Investigators said they stumbled on the problem during an examination of coverage for AIDS drugs dispensed to Medicare beneficiaries. Sexually transmitted diseases are an increasingly recognized problem among older people.
That earlier investigation raised questions about expensive medications billed on behalf of nearly 1,600 Medicare recipients.
Some had no HIV diagnosis in their records, but they were prescribed the drugs anyway. Others were receiving excessively large supplies of medications. Several were getting prescriptions filled from an unusually large number of pharmacies.
Prescription drug fraud has many angles. When the high price of a drug puts it out of reach for certain patients, it can create an underground market. And some medications, like painkillers and anti-anxiety pills, are constantly sought after by people with substance-abuse issues.
PORTLAND, Ore. (AP) — A terminally ill woman who expects to take her own life under Oregon's assisted-suicide law says she is feeling well enough to possibly postpone the day she had planned to die.
Brittany Maynard said in early October she expected to kill herself Nov. 1, less than three weeks before her 30th birthday. She emphasized that she wasn't suicidal, but wanted to die on her own terms and reserved the right to move the date forward or push it back.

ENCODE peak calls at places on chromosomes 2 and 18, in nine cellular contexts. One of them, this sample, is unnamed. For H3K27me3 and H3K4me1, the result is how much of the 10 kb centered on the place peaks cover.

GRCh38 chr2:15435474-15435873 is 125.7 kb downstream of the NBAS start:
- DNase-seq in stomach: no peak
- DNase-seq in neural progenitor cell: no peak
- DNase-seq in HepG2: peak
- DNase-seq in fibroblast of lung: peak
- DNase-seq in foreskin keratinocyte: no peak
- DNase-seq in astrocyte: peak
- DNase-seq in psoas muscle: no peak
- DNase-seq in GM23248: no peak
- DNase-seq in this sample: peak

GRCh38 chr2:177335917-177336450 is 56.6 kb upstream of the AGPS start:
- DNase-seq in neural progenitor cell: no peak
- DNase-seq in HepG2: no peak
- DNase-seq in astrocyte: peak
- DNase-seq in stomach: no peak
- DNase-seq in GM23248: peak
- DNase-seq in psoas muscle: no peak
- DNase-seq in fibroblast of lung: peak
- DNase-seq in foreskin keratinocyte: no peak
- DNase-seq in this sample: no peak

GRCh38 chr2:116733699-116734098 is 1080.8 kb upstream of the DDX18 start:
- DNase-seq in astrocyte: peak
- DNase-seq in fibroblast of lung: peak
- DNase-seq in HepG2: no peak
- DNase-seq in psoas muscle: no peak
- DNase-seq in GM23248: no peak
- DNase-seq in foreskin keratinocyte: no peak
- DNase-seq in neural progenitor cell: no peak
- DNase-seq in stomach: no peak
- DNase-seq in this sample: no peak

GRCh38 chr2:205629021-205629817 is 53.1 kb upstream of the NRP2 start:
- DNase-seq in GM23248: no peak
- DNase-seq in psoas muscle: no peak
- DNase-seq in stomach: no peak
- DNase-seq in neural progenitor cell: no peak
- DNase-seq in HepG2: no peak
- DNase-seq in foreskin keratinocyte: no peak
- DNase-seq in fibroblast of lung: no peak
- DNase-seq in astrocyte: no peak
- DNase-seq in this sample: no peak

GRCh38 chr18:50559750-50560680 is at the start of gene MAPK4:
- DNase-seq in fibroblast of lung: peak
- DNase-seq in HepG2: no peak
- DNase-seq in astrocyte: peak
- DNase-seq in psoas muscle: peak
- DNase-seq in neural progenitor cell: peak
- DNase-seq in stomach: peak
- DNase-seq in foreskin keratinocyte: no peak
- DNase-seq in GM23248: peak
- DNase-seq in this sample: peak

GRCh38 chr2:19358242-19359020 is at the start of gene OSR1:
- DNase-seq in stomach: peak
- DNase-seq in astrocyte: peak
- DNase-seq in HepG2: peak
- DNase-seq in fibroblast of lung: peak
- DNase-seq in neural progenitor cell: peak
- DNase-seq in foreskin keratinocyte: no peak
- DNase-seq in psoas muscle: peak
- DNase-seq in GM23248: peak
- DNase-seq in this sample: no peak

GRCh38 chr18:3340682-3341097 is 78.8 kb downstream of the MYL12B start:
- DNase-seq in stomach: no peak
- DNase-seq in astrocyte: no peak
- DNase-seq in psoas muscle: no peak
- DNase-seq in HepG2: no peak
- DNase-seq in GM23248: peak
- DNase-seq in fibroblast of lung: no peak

While she hasn't completely ruled Saturday out, Maynard says in a new video she feels she has some more of her life to live.
"I still feel good enough, and I still have enough joy — and I still laugh and smile with my friends and my family enough — that it doesn't seem like the right time right now," she says in the video.
"But it will come because I feel myself getting sicker. It's happening each week."
Maynard said she was diagnosed with incurable brain cancer earlier this year. Because her home state of California does not have an aid-in-dying law, she moved to Portland and has become an advocate for getting such laws passed in other states.
Maynard's story, accompanied by photos from her pre-illness wedding day, broke hearts across the globe while igniting a national debate on the issue of physician-assisted suicide.
One opponent is Philip Johnson, a 30-year-old Catholic seminarian from the Diocese of Raleigh, North Carolina. He, like Maynard, has inoperable brain cancer and is plagued by headaches and seizures.
After learning of learning of Maynard's choice, he wrote an article explaining his view that "suffering is not worthless," and it's up to God to take life.
"There is a card on Brittany's website asking for signatures 'to support her bravery in this very tough time,'" Johnson wrote on the diocese website. "I agree that her time is tough, but her decision is anything but brave. I do feel for her and understand her difficult situation, but no diagnosis warrants suicide."
Oregon was the first U.S. state to make it legal for a doctor to prescribe a life-ending drug to a terminally ill patient of sound mind who makes the request. The patient must swallow the drug without help; it is illegal for a doctor to administer it.
Oregon voters approved the Death with Dignity Act in 1994, then reaffirmed it — 60 percent to 40 percent — in 1997. It took more than a decade for another state to join Oregon, but four other states now have such laws.
More than 750 people in Oregon used the law to die as of Dec. 31, 2013, most of them elderly.